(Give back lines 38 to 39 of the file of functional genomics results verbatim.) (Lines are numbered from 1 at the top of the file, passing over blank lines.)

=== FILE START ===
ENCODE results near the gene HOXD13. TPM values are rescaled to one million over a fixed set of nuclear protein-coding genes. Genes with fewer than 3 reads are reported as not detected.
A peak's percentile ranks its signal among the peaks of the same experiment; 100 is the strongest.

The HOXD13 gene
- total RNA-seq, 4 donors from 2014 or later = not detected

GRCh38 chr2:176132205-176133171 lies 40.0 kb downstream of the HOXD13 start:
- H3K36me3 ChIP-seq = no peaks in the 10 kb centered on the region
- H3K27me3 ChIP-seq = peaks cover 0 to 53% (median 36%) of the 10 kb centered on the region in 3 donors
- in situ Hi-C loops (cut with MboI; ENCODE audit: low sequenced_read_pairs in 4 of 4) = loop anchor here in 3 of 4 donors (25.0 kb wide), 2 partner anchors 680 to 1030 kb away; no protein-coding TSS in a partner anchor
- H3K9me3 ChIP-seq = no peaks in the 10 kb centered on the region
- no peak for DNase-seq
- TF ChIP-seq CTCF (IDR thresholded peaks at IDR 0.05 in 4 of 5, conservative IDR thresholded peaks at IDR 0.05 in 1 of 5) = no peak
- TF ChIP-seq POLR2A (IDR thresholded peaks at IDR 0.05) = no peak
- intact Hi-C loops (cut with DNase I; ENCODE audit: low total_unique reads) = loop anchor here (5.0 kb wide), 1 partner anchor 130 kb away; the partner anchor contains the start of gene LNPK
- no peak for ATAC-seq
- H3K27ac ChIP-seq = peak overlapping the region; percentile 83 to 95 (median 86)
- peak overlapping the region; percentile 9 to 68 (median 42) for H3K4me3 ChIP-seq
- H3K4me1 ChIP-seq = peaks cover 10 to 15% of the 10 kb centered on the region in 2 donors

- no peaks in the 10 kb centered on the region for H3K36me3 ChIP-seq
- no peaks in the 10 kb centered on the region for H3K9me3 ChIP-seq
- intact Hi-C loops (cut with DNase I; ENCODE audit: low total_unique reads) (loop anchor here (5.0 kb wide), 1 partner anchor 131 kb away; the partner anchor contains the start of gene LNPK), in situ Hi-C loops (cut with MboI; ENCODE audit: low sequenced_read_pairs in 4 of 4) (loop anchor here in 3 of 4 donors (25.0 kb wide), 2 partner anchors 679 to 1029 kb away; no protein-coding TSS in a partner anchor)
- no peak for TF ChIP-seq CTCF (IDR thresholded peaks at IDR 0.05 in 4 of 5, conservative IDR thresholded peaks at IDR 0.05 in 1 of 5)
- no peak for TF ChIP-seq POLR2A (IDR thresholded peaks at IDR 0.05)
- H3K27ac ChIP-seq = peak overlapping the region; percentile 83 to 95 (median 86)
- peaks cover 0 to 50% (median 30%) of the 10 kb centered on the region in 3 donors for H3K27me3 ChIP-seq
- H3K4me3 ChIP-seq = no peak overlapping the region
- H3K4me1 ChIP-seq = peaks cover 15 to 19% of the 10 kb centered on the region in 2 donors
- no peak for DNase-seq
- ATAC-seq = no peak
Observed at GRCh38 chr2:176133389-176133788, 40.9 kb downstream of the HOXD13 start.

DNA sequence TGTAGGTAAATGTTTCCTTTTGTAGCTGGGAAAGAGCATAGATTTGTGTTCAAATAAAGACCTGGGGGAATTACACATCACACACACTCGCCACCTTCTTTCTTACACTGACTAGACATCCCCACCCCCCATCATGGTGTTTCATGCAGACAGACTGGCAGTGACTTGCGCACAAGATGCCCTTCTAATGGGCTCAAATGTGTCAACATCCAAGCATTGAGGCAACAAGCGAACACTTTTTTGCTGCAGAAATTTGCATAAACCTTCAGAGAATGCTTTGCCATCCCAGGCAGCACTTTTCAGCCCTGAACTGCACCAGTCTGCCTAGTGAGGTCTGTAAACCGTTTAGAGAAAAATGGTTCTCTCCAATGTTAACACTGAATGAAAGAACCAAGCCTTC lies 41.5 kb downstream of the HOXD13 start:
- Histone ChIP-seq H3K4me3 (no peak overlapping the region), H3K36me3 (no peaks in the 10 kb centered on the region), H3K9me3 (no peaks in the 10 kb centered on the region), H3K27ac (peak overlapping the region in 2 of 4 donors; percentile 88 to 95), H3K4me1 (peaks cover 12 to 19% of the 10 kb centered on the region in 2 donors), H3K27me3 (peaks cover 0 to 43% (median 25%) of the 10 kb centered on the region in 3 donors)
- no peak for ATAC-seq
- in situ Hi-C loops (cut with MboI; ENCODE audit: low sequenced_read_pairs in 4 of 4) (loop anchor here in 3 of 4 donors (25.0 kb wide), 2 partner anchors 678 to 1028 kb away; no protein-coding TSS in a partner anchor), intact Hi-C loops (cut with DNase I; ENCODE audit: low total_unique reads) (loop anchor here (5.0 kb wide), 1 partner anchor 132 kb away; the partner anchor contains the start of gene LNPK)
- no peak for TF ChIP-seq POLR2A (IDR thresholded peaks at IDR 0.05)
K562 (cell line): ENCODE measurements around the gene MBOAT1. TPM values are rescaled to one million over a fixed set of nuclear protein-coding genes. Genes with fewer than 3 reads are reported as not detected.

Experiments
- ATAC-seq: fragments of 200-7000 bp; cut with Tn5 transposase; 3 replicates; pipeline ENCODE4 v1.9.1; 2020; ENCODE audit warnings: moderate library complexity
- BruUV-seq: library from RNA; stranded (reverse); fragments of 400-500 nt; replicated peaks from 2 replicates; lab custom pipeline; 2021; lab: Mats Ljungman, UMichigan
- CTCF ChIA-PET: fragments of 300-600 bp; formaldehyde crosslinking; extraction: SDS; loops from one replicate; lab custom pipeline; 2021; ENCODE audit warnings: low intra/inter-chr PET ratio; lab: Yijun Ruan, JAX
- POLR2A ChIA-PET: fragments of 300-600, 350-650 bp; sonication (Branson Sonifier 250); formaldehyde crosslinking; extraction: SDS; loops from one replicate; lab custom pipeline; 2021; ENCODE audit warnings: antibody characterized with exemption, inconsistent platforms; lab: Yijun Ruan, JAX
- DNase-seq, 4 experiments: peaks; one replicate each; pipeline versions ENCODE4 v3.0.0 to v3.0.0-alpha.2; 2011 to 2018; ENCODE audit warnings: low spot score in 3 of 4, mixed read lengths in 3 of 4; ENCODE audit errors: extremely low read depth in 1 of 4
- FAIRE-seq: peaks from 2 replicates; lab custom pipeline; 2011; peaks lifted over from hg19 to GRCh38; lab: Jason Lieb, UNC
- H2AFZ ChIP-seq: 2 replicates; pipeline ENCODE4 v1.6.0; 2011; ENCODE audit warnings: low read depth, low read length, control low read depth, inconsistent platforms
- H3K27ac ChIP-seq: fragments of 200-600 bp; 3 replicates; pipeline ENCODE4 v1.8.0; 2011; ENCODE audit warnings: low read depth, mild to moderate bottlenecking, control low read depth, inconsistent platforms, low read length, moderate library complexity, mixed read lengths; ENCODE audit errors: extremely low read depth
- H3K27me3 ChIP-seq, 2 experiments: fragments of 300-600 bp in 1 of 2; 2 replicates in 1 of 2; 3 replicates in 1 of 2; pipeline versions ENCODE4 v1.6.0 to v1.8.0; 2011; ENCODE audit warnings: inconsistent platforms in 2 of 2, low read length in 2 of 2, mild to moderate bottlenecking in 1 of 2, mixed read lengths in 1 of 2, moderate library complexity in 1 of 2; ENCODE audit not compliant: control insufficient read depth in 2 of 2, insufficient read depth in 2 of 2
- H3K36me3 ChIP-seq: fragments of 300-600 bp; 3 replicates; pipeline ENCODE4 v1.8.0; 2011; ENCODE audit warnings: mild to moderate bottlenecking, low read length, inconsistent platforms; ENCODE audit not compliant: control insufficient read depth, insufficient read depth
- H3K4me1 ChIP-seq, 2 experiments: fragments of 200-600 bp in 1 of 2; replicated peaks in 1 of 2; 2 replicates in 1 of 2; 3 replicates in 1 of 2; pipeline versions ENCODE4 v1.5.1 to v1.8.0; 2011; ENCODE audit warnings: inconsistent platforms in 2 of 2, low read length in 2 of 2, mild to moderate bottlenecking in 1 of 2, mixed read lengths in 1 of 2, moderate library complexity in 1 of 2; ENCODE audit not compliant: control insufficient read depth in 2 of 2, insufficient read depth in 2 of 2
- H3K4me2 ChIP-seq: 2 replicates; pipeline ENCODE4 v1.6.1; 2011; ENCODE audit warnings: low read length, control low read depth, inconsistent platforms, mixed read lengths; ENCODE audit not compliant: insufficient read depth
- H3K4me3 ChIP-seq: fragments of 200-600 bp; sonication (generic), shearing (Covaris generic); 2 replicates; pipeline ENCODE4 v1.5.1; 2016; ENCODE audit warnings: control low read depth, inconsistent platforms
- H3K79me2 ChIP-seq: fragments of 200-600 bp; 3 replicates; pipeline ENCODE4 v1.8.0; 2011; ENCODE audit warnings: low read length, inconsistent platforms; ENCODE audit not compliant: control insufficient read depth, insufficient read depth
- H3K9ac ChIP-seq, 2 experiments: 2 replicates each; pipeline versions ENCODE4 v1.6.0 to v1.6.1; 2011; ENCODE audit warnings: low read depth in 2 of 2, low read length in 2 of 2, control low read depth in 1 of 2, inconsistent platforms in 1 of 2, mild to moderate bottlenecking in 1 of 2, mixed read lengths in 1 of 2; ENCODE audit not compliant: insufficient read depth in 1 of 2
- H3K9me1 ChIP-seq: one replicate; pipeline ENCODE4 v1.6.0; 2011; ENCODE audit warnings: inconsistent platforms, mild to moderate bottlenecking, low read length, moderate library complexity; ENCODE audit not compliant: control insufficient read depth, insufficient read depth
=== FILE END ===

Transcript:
- BruUV-seq: library from RNA; stranded (reverse); fragments of 400-500 nt; replicated peaks from 2 replicates; lab custom pipeline; 2021; lab: Mats Ljungman, UMichigan
- CTCF ChIA-PET: fragments of 300-600 bp; formaldehyde crosslinking; extraction: SDS; loops from one replicate; lab custom pipeline; 2021; ENCODE audit warnings: low intra/inter-chr PET ratio; lab: Yijun Ruan, JAX